This morning’s proposed rule on biosimilar naming marks a major win for PhRMA and BIO and a loss for consumers, not to mention a reversal of FDA policy.  At a time when more than 70% of Americans believe drug companies put profits before people, the FDA’s proposed rule helps them continue to do just that.

While it is arguably true that biologic drugs are somewhat more complicated than traditional chemical compounds and certainly true that very few policy makers and consumers truly understand the science behind these often groundbreaking drugs, this in no way should mandate that biosimilars (essentially the generic version of these drugs) should have a different medical name (formally known as a “nonproprietary name”) than the original product.

Think of it this way: If your doctor were to tell you to take 200mg over-the-counter Ibuprofen as an anti-inflammatory, you could go to the store and choose between Advil and the store-brand Ibuprofen, sitting side-by-side on the shelf.  You would have your own opinion about whether to get the branded version of the medication or the store brand but you would know that the ingredients were the same because each bottle would be labelled “200mg Ibuprofen.”  Under the scheme proposed by the FDA, your doctor would look up the name of the biologic and not necessarily see the biosimilar because they wouldn’t both have the same medicine name.

Why Does This Hurt Consumers?

A biosimilars pathway was created as part of the Affordable Care Act to make important medications more affordable, and thus more accessible, to those who need them.  By imposing a unique name on biosimilars, the FDA largely eliminates the potential savings of biosimilars.  Generics are able to be sold at a lower price than the brand version of a medication in large part because it is not necessary for them to advertise (or in pharmaceutical speak “detail”) the product, as the product has the same medicine name and sits side-by-side on the shelf (or next in line in a computer drop-down menu).  Under the proposed scheme, biosimilars companies will have to spend tremendous resources to inform providers that the product exists and should be considered as an alternative.  This added cost will be passed along to consumers, losing them valuable savings.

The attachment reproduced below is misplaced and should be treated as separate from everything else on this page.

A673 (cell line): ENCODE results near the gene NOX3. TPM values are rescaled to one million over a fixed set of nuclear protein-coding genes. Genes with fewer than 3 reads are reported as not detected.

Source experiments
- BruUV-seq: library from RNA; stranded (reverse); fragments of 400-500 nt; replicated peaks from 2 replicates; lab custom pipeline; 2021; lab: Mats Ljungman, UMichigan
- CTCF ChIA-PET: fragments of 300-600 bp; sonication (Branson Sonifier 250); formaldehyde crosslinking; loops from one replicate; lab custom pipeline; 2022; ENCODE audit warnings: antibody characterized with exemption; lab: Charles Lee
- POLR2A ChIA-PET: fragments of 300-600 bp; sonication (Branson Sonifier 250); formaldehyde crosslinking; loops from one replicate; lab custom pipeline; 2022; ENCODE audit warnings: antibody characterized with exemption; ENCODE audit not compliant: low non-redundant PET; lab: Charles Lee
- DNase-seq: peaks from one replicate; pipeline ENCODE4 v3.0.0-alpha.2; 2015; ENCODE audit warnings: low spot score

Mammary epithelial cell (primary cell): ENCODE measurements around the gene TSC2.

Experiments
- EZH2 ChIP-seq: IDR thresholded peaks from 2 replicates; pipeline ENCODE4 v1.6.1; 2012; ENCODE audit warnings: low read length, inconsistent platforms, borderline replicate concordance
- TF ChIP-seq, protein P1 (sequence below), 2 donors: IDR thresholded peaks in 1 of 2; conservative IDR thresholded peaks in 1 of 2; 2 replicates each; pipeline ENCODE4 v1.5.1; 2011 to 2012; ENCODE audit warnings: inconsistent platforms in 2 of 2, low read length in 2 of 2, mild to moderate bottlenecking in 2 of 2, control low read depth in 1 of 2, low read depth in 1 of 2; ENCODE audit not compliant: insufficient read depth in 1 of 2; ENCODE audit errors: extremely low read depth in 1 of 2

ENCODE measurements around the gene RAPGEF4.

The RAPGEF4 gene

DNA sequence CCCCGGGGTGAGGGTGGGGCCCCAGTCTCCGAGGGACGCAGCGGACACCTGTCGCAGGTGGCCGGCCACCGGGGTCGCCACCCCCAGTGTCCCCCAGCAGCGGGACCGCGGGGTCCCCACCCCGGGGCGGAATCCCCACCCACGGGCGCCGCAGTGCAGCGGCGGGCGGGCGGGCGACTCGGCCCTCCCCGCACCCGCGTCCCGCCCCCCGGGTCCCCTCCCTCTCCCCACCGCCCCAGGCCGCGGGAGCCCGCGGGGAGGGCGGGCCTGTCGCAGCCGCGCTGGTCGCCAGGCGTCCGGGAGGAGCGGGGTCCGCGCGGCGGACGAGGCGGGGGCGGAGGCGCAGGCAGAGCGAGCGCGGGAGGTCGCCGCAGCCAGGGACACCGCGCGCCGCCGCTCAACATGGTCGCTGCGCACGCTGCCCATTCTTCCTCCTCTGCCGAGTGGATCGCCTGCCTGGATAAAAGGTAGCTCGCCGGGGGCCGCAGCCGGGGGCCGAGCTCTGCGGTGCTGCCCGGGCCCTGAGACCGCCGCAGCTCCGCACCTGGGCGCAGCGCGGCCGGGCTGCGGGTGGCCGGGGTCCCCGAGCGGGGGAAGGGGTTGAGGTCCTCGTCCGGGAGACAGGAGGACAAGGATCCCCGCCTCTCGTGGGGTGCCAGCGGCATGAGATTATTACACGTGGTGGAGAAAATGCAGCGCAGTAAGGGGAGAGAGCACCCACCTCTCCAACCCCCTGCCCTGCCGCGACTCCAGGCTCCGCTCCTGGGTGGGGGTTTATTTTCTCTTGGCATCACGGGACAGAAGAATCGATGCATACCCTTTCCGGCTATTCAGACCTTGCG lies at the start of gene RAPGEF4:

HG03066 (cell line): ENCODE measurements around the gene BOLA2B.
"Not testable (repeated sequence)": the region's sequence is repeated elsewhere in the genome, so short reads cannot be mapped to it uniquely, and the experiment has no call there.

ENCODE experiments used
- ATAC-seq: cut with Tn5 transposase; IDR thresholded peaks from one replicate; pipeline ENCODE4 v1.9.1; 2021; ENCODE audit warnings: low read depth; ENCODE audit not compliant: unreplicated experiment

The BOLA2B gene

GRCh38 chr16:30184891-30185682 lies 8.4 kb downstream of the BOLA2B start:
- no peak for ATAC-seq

In countries like the United Kingdom, Japan and Australia, which already have biosimilars available on the market without similar restrictions, consumers have experienced significant savings and there have been no reported safety concerns.  There are even anecdotes about doctors using medications sooner, even prophylactically, with great outcomes for patients, but only because they can afford to take this approach.

Why Does It Not Improve Safety?

The reality of the biosimilars pathway created by the ACA is that it is, and has been implemented to be, extraordinarily cautious.  Every safety concern has been addressed and the FDA is imposing rigorous review on all market entrants.  Unknown to many, the biosimilar product actually is required to be manufactured in a way that is more rigorous than the requirements placed on the original product.  So, quite literally, the biosimilar is in some ways safer than the original.  This is not to suggest that your doctor should not carefully consider whether she believes the original product might be better suited to a particular patient, but the doctor should have readily available the knowledge that a biosimilars product is available.